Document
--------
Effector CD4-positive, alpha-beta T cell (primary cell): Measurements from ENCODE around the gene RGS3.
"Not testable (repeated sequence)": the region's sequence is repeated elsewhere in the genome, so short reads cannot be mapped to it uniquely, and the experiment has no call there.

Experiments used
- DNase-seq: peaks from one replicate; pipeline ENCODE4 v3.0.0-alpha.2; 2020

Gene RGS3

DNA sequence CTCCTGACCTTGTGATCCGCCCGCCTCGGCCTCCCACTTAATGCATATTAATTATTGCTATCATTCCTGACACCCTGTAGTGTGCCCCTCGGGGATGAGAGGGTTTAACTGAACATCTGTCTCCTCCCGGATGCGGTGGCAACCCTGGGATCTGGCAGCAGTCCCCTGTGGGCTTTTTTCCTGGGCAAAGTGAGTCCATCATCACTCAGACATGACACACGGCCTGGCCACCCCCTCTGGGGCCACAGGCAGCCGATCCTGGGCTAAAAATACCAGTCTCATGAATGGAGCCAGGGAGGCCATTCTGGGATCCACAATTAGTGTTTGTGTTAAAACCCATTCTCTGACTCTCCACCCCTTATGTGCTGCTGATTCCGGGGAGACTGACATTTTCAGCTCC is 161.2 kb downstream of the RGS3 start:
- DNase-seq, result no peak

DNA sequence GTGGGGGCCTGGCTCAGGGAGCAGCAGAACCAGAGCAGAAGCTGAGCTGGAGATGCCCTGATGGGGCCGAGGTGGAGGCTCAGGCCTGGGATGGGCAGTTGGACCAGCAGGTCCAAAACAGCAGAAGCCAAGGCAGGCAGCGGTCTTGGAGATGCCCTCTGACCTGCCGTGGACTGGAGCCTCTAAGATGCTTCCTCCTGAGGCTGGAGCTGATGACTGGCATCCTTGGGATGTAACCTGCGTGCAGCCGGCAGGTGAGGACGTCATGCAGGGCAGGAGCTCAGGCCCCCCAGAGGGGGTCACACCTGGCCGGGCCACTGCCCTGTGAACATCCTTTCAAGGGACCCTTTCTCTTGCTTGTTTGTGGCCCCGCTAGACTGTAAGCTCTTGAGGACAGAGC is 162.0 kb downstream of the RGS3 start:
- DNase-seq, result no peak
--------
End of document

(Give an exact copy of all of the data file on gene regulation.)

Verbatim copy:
Effector CD4-positive, alpha-beta T cell (primary cell): Measurements from ENCODE around the gene RGS3.
"Not testable (repeated sequence)": the region's sequence is repeated elsewhere in the genome, so short reads cannot be mapped to it uniquely, and the experiment has no call there.

Experiments used
- DNase-seq: peaks from one replicate; pipeline ENCODE4 v3.0.0-alpha.2; 2020

Gene RGS3

DNA sequence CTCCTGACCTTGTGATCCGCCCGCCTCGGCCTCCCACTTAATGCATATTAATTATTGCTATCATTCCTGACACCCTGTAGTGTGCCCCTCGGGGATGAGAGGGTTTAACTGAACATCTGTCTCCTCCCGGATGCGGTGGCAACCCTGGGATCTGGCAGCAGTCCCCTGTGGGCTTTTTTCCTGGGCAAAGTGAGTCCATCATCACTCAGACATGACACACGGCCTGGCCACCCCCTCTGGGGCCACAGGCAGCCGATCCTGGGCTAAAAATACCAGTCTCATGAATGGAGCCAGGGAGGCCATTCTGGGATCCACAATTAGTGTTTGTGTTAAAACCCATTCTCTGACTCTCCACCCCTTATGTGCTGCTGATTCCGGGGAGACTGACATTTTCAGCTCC is 161.2 kb downstream of the RGS3 start:
- DNase-seq, result no peak

DNA sequence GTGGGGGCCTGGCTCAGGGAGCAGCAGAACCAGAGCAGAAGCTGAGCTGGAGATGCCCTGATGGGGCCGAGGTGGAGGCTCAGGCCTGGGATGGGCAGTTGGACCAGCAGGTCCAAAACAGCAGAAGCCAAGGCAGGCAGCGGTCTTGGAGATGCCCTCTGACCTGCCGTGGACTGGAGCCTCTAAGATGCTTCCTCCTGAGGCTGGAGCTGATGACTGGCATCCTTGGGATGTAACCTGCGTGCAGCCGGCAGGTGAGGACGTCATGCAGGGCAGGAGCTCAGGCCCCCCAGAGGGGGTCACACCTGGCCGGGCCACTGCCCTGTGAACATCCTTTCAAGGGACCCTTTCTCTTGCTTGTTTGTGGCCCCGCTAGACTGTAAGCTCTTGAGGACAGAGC is 162.0 kb downstream of the RGS3 start:
- DNase-seq, result no peak